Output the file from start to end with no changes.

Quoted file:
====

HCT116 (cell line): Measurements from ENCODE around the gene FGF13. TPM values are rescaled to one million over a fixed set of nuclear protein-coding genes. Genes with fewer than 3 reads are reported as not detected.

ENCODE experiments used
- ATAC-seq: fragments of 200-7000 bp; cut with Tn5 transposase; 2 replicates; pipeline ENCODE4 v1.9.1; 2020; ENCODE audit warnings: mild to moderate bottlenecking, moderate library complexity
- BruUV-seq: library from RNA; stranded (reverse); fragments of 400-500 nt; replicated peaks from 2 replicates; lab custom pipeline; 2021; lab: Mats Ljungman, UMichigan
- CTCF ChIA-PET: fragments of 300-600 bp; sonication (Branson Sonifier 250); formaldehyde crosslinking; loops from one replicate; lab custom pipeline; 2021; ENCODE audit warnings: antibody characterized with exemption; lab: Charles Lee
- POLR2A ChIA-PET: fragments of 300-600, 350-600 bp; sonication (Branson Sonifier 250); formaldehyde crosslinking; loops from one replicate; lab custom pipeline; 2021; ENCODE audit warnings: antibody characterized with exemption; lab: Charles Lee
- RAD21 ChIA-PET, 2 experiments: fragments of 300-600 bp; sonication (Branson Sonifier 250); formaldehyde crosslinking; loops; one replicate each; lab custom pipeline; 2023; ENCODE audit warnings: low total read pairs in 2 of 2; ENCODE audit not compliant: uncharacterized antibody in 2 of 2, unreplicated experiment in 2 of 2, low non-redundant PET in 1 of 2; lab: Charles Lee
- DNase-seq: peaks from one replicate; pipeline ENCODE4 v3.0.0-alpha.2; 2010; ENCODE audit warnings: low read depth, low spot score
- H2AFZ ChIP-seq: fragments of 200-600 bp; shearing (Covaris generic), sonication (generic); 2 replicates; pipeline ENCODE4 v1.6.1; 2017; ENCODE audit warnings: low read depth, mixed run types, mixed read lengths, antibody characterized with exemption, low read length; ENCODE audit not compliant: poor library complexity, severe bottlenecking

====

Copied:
HCT116 (cell line): Measurements from ENCODE around the gene FGF13. TPM values are rescaled to one million over a fixed set of nuclear protein-coding genes. Genes with fewer than 3 reads are reported as not detected.

ENCODE experiments used
- ATAC-seq: fragments of 200-7000 bp; cut with Tn5 transposase; 2 replicates; pipeline ENCODE4 v1.9.1; 2020; ENCODE audit warnings: mild to moderate bottlenecking, moderate library complexity
- BruUV-seq: library from RNA; stranded (reverse); fragments of 400-500 nt; replicated peaks from 2 replicates; lab custom pipeline; 2021; lab: Mats Ljungman, UMichigan
- CTCF ChIA-PET: fragments of 300-600 bp; sonication (Branson Sonifier 250); formaldehyde crosslinking; loops from one replicate; lab custom pipeline; 2021; ENCODE audit warnings: antibody characterized with exemption; lab: Charles Lee
- POLR2A ChIA-PET: fragments of 300-600, 350-600 bp; sonication (Branson Sonifier 250); formaldehyde crosslinking; loops from one replicate; lab custom pipeline; 2021; ENCODE audit warnings: antibody characterized with exemption; lab: Charles Lee
- RAD21 ChIA-PET, 2 experiments: fragments of 300-600 bp; sonication (Branson Sonifier 250); formaldehyde crosslinking; loops; one replicate each; lab custom pipeline; 2023; ENCODE audit warnings: low total read pairs in 2 of 2; ENCODE audit not compliant: uncharacterized antibody in 2 of 2, unreplicated experiment in 2 of 2, low non-redundant PET in 1 of 2; lab: Charles Lee
- DNase-seq: peaks from one replicate; pipeline ENCODE4 v3.0.0-alpha.2; 2010; ENCODE audit warnings: low read depth, low spot score
- H2AFZ ChIP-seq: fragments of 200-600 bp; shearing (Covaris generic), sonication (generic); 2 replicates; pipeline ENCODE4 v1.6.1; 2017; ENCODE audit warnings: low read depth, mixed run types, mixed read lengths, antibody characterized with exemption, low read length; ENCODE audit not compliant: poor library complexity, severe bottlenecking